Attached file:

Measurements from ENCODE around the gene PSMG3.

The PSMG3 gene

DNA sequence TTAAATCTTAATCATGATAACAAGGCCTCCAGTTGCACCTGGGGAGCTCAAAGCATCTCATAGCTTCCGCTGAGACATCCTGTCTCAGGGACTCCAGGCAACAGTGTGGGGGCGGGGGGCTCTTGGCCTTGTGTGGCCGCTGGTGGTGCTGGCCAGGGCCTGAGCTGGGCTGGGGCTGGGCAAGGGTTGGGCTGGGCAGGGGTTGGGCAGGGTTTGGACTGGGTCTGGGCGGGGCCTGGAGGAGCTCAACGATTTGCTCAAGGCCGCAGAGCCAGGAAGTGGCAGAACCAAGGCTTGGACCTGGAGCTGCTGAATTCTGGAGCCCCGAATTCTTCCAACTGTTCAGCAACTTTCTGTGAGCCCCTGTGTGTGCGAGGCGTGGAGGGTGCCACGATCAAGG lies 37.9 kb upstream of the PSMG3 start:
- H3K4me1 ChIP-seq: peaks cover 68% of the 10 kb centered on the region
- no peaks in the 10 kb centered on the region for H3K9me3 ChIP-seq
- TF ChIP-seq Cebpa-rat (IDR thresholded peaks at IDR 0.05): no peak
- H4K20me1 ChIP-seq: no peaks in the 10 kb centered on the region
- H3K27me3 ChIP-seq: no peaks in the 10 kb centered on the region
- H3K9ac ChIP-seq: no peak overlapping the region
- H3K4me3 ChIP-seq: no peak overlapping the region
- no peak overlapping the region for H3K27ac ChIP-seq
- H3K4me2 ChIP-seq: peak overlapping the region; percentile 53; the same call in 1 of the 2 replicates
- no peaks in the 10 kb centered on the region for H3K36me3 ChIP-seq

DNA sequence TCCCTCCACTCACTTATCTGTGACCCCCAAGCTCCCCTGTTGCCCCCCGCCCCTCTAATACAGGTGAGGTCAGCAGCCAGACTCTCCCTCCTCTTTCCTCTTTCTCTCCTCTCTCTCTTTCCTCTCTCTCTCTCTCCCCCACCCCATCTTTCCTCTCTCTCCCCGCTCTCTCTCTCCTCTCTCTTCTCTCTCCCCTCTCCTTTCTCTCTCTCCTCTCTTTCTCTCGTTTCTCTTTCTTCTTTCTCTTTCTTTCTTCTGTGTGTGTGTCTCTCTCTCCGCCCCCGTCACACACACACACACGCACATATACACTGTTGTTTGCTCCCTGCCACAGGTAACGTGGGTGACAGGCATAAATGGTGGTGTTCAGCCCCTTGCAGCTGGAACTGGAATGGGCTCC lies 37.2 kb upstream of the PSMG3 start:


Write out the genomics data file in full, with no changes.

Measurements from ENCODE around the gene PSMG3.

The PSMG3 gene

DNA sequence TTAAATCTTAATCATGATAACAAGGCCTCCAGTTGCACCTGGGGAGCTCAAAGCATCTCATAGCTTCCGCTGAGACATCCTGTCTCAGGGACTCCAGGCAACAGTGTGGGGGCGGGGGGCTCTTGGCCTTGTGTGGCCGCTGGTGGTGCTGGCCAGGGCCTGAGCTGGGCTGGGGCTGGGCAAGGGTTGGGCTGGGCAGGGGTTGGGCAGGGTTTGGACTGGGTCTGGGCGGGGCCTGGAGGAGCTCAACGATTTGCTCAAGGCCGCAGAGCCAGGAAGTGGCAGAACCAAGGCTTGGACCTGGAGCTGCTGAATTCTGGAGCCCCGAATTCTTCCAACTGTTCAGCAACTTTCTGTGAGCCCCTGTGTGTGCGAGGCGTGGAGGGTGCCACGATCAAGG lies 37.9 kb upstream of the PSMG3 start:
- H3K4me1 ChIP-seq: peaks cover 68% of the 10 kb centered on the region
- no peaks in the 10 kb centered on the region for H3K9me3 ChIP-seq
- TF ChIP-seq Cebpa-rat (IDR thresholded peaks at IDR 0.05): no peak
- H4K20me1 ChIP-seq: no peaks in the 10 kb centered on the region
- H3K27me3 ChIP-seq: no peaks in the 10 kb centered on the region
- H3K9ac ChIP-seq: no peak overlapping the region
- H3K4me3 ChIP-seq: no peak overlapping the region
- no peak overlapping the region for H3K27ac ChIP-seq
- H3K4me2 ChIP-seq: peak overlapping the region; percentile 53; the same call in 1 of the 2 replicates
- no peaks in the 10 kb centered on the region for H3K36me3 ChIP-seq

DNA sequence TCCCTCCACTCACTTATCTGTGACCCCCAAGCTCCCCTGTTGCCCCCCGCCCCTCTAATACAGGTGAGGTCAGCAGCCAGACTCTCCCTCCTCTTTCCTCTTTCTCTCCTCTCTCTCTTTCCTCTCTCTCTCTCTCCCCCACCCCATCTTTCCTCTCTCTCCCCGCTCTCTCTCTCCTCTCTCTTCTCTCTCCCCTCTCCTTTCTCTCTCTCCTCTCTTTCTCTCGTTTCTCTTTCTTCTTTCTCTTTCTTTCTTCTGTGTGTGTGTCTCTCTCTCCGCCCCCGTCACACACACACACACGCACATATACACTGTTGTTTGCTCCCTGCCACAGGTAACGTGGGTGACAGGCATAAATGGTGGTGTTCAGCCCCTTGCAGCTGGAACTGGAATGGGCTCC lies 37.2 kb upstream of the PSMG3 start: